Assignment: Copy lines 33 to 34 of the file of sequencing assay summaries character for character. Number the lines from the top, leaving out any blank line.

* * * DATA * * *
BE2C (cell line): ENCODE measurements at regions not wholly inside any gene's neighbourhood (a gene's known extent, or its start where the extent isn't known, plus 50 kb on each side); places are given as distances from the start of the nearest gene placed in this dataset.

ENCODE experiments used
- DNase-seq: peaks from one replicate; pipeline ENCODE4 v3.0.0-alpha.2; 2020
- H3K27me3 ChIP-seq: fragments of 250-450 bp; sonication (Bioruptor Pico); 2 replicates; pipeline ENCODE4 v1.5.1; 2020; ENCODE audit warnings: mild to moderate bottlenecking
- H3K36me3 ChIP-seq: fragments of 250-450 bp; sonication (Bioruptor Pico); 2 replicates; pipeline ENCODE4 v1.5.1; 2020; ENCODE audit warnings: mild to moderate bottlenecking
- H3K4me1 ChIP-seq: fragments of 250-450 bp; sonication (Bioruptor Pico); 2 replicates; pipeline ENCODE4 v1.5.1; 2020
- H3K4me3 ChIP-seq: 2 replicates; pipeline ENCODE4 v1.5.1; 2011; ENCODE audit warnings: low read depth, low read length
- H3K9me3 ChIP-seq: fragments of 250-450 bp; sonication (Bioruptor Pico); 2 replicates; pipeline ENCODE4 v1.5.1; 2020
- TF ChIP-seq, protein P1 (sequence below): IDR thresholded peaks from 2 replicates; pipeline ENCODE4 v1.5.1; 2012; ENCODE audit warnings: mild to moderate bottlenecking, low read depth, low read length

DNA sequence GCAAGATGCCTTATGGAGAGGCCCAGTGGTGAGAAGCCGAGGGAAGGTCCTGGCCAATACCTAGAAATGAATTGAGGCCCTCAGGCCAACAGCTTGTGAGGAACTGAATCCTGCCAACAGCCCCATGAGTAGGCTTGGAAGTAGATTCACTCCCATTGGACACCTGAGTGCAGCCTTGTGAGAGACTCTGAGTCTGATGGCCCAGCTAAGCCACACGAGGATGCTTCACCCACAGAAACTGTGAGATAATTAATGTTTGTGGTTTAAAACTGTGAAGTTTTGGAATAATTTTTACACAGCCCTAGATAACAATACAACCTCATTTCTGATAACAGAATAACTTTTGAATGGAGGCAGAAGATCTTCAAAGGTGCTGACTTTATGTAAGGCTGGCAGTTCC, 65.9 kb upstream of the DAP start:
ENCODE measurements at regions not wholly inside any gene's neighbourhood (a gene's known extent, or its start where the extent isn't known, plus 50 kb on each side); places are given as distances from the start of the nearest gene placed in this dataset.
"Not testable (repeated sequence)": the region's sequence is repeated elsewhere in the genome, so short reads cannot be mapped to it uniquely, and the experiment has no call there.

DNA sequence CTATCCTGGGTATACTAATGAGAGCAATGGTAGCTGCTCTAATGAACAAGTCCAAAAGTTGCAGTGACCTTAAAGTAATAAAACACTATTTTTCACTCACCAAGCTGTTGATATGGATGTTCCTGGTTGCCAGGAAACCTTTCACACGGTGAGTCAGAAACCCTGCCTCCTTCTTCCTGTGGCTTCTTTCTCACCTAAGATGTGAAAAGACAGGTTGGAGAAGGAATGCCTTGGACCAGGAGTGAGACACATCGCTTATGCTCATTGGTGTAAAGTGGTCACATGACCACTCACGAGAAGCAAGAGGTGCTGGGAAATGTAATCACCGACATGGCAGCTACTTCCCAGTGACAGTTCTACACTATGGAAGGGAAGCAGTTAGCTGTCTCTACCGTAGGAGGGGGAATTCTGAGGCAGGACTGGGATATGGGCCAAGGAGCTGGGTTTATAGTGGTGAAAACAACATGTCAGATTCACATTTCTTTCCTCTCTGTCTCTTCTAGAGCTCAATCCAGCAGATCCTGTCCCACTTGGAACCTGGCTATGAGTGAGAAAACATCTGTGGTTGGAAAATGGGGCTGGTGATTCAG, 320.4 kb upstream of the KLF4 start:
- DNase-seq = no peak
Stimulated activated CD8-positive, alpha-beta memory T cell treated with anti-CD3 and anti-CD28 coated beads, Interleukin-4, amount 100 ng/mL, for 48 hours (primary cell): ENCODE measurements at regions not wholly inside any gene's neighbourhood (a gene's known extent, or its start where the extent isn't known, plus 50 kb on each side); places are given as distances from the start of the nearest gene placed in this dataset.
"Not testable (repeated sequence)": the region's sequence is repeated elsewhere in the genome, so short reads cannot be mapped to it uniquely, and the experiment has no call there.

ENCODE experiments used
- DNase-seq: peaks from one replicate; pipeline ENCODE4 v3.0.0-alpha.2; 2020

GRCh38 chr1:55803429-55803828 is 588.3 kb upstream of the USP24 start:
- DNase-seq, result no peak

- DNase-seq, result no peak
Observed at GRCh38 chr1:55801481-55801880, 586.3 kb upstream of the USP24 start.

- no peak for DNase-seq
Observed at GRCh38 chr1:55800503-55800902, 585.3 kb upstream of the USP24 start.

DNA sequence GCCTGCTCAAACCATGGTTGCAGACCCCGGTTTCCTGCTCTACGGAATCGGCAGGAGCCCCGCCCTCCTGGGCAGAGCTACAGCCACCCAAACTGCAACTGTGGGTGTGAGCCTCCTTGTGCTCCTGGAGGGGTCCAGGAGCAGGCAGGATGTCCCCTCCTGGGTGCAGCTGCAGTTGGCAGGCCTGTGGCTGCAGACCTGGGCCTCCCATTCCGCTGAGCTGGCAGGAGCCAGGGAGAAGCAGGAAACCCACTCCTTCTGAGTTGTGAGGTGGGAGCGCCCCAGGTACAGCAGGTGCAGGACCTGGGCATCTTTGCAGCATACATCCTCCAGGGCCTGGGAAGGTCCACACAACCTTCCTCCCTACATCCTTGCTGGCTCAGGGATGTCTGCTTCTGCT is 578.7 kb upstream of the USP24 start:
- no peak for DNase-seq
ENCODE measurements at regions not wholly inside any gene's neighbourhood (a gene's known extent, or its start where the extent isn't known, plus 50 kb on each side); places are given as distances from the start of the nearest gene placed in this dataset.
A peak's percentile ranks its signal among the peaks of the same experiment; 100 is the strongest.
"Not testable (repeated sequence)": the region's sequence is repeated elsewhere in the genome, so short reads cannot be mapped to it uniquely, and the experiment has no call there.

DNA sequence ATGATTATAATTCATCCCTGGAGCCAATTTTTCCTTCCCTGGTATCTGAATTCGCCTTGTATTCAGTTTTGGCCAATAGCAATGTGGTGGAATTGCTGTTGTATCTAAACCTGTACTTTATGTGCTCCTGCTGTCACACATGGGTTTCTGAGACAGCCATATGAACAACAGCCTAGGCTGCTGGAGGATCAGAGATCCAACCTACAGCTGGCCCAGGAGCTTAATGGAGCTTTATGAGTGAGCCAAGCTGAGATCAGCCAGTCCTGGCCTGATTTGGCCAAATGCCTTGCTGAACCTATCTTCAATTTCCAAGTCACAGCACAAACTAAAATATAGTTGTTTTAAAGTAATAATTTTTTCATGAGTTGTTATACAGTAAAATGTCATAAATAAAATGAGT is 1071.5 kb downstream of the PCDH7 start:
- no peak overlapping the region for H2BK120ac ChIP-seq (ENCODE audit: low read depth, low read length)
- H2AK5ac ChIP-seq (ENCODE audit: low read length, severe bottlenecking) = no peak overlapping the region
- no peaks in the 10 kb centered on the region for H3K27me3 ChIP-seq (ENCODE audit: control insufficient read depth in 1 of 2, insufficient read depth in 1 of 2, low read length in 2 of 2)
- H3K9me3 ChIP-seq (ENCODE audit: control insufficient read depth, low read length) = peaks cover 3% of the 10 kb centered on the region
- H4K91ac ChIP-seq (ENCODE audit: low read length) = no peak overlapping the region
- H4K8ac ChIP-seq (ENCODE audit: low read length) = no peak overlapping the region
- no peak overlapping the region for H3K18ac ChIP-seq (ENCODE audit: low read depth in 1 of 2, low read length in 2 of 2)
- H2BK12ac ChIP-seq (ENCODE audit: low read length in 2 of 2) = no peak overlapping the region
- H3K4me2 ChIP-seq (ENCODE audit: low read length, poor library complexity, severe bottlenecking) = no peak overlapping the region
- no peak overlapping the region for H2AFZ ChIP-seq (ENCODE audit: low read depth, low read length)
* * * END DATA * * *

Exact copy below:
- no peaks in the 10 kb centered on the region for H3K27me3 ChIP-seq (ENCODE audit: control insufficient read depth in 1 of 2, insufficient read depth in 1 of 2, low read length in 2 of 2)
- H3K9me3 ChIP-seq (ENCODE audit: control insufficient read depth, low read length) = peaks cover 3% of the 10 kb centered on the region